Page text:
This year my writer’s muse has gone missing in action A LOT! When I get a spare moment I will be checking her contract because I don’t believe I hired her to:
- Disappear for weeks on end with no note or clue as to where she is going.
- Return whenever she feels like it, usually in the small hours when I am fast asleep and cuddling my Writers’ & Artists’ Yearbook of 2017.
- Tempt and tease me with an array of delicious story ideas and then at about eight thousand words vanish.
When your writer’s muse runs off it can be quite scary. The door to your writer’s brain becomes locked and no matter how hard you try you can’t access your box of creative ideas, piles of plot threads and character warehouse. Your days become filled with staring at a bit of blank paper, wiping away a tear whilst reading your Twitter feed (your writer’s muse may have run off but I guarantee everyone else’s muse will be hard at work) and when you wash the dishes there will be an eerie silence inside your mind.
Once you become a writer you will understand how silence can be both pleasurable (when you have to hit a huge word count target and the house goes silent) and torturous. The silence which comes when your writer’s muse goes missing in action is like no other silence. It is horrible and disturbing. I am sending all writers out there with ‘quiet heads,’ a huge virtual hug. Hang in their guys!
The moment you start whimpering “I wish my beloved muse would come home,” you will find that a gang of marauding writing demons will enter your brain, causing havoc. They will be chanting helpful stuff like “we think you should quit!” and “she’s / he’s left you because your writing stinks!” After a few weeks or even months of listening to this motley crew you will be an emotional wreck.
So, what options do you have?
- You can accept your muse has vanished and carry on listening to the crowd of demons. Nothing good comes from this option.
- You can force yourself to write and hold the belief that one day your muse will return. I have carried on writing when my muse has been off gallivanting. It is a hard thing to do and eventually you do discover the reason for their disappearance. In my experience the reason is to do with something you are avoiding.
- You can speed things up, declare them lost and go find them.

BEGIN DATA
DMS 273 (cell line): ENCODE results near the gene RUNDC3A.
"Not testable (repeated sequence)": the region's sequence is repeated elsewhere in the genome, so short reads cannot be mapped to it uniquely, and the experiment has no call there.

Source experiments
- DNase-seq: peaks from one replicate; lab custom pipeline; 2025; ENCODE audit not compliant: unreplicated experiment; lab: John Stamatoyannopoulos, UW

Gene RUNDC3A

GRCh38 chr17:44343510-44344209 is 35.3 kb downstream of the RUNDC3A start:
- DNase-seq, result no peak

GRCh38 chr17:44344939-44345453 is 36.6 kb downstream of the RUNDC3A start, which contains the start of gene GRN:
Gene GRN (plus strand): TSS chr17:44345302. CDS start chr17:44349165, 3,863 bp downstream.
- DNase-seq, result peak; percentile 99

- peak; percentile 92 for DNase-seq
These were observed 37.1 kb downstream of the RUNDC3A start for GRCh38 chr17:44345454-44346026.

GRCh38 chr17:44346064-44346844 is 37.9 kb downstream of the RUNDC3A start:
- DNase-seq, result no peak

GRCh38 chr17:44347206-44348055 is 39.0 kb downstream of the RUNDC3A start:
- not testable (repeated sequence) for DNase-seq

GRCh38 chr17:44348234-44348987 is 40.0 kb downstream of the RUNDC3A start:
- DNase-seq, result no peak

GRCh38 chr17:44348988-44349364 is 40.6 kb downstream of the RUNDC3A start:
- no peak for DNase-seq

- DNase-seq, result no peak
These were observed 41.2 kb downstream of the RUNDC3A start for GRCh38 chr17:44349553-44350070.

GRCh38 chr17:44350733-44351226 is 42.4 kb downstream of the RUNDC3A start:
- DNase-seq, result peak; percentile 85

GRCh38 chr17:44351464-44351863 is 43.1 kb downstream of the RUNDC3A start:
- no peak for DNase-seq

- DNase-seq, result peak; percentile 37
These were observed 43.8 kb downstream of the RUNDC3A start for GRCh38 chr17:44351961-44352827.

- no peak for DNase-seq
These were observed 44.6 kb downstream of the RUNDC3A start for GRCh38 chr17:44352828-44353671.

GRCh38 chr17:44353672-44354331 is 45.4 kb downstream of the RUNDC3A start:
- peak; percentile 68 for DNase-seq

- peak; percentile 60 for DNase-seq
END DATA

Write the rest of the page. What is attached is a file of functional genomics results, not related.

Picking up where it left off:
I am going to work on the basis you have all selected the third option.
Here’s how to find your lost writer’s muse:
- Tweet they are missing and ask anyone to let you know if they have seen them. I did this, tweeted to say my writer’s muse was missing in action. An American writer tweeted back a few hours later to say he’d seen her in a New York nightclub. She’d been making some interesting moves. This made me smile. You need to smile when you are going through this and you need to reach out to other writers. Don’t suffer this alone.
- Before you set off to search for them you need to work on your head. When your writer’s muse returns your brain needs to be a calm and welcoming place. Sometimes muses run away because our minds are full of rubbish, unwanted memories and scary thoughts. Check out some free meditation videos or download an app. I swear to you, I used to think meditation was a load of fluff but then I tried it and my life changed. It is like sending a cleaner into your head. Tidy up your thoughts.
- If your muse ran off mid-project, to find your lost muse you have to go back into the project. you were working on. I am afraid they are hiding within it. When we encounter a writing problem with our drafts and we can’t fix it, our muses stay inside it to try to work out what’s wrong. It sounds daft but believe me on this. They are trapped inside your story and need to be helped out. It has taken me a long time to realise this. So, take a deep breath, grab a torch, rope, a flask containing a warm drink, a comfy blanket and some pest repellent for typos. Journey back into your story and return to the point where your muse disappeared. You know what made you leave that story so quickly. You need to solve the problem and free your writer’s muse.
- If your muse went missing after a project had finished and you need to come up with a new one, you need to make a list of all their favourite hang outs. Muses will linger inside good books, they will squat in the middle of thought-provoking films, they will hide amongst a theatre production, they will hide behind stones on long walks in the countryside and they will lurk at the bottom of rock pools on the beach. Once you find your muse all will be well again. Work out what where your muse hangs out and go tell them to come home.
But whatever you do – don’t panic. You will find your writer’s muse.
Take care out there writers.